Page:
Super Smash Bros. Brawl did a lot of things right and a lot of things wrong. Something it got wrong was the Masterpiece section of the Vault. It’s a great concept that allows newer gamers to play the games that made the characters famous, but was poorly executed.
The problem lies in the time limits on the games. They might have been okay if the time limits actually allowed for you to complete something, but how far can a new player get in The Legend of Zelda in two minutes? I think they’ll managed to find the sword and kill a few Octoroks.
For some reason, I doubt that two minutes with The Legend of Zelda is going to make a young gamer appreciate what makes Link special. I think it’s much more likely that it will make that same young gamer say “Link’s game sucks.”
Fortunately, I’ve come up with a really simple way to make Masterpieces better: remove the time limit.
Free for All
There are a handful of games currently in the Masterpiece section that really ought to just be free to play. I’m talking about Super Mario Bros., The Legend of Zelda, Donkey Kong, and Ice Climber (just because no one should be paying money for Ice Climber in 2011).
These games are legends and should be played by everyone. Adding an absurd time limit only makes the games seem uninteresting because your first impressions of the game are negative. You end up thinking “I played The Legend of Zelda once and didn’t know what to do,” or “I played The Legend of Zelda once and it wasn’t much fun,” because you didn’t have enough time to really understand what was going on.
This wouldn’t be the first time Nintendo included free games inside another game. Animal Crossing for the Gamecube included several NES games that could be played for free once you obtained the item in-game. It proved to be a major selling point for the game with some people buying the game just to use cheat codes to unlock the NES games. In other words, Nintendo sold a new $60 game to players so that they could play a small collection of NES games.
Like Animal Crossing, I’m only going to suggest that NES games become free-to-play. Once you enter the Super Nintendo era games become much more complex, and I think there is still a lot of value in the games from that era. However, I think Nintendo could use the Masterpieces as a sort of advertisement get players interested in purchasing the full game.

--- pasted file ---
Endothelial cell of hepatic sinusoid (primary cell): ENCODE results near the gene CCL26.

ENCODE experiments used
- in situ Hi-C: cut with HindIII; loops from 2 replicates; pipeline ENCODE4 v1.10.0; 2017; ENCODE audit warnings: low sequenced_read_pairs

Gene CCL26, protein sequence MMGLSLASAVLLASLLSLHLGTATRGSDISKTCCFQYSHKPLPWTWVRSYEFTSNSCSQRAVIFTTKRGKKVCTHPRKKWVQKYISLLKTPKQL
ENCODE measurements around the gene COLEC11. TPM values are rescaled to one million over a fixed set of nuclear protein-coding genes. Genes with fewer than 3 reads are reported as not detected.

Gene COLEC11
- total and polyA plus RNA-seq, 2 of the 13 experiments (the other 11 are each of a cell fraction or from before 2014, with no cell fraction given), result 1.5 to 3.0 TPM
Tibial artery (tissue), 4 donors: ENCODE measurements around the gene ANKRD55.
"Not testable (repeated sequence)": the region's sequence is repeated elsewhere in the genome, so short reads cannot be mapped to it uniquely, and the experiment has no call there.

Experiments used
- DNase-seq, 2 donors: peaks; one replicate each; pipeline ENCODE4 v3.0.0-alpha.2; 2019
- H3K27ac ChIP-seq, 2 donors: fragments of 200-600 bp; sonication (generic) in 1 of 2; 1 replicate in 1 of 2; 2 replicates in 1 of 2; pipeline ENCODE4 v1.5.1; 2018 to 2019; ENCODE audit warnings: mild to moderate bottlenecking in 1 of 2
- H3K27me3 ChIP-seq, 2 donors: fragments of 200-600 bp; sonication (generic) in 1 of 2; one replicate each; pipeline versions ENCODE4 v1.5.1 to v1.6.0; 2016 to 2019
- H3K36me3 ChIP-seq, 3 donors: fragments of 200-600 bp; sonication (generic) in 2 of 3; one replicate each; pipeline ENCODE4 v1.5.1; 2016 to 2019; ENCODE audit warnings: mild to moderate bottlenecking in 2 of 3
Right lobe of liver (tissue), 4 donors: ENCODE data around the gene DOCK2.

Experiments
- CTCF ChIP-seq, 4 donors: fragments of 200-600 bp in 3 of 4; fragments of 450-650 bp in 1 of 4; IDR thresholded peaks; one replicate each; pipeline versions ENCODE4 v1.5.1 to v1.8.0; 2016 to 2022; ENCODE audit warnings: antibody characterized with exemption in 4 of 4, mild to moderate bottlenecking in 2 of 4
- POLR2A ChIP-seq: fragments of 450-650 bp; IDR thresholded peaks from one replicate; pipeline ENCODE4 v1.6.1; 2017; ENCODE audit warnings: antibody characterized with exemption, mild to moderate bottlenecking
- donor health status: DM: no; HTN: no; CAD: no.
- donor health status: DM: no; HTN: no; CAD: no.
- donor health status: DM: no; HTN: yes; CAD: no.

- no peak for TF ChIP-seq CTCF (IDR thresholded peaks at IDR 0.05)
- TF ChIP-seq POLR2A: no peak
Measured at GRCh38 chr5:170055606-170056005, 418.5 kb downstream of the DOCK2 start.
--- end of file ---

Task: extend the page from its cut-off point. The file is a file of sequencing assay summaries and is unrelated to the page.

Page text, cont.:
I’m aware that Nintendo already used the Masterpieces as advertisements in Super Smash Bros. Brawl, but they did a lousy job. The trick with using the games as advertisements is that they have to be worthwhile demos in order to make the player interested. Five minutes with The Legend of Zelda: Ocarina of TIme is not going to convince you that it deserves the “greatest game of all time” title that it is so often given. Super Smash Bros. Brawl was kind enough to give you multiple save files at different points in the game, but the time limit still made the save files useless.
Instead, why not limit the games based on the content you complete? Continuing with the Ocarina of Time example, the game could provide one save file where you start at the beginning of the game and are allowed to continue playing until you complete the first dungeon. A second save file could be provided to let you play as Adult Link and complete another dungeon like the Fire Temple.
The same idea could be applied to all of the Masterpieces. Super Mario games could let you complete an entire world (or two). Star Fox 64 could let you complete a few stages (perhaps Corneria, Meteo, and Fortuna so that the final stage you complete is the showdown with Star Wolf). Super Metroid could let you play from the beginning until defeating Kraid.
I’m suggesting worthwhile demos of the games that actually give players the full experience and see what the games have to offer. Five minutes cannot do that (and some of these games don’t even let you play that long!).
Nintendo has been slow to adopt game demos in any format (just take a look at the demos they currently offer on WiiWare), but this is something that is quickly becoming (or has already become) the industry standard and Nintendo needs to get their act together. Better Super Smash Bros. masterpieces would be a good start.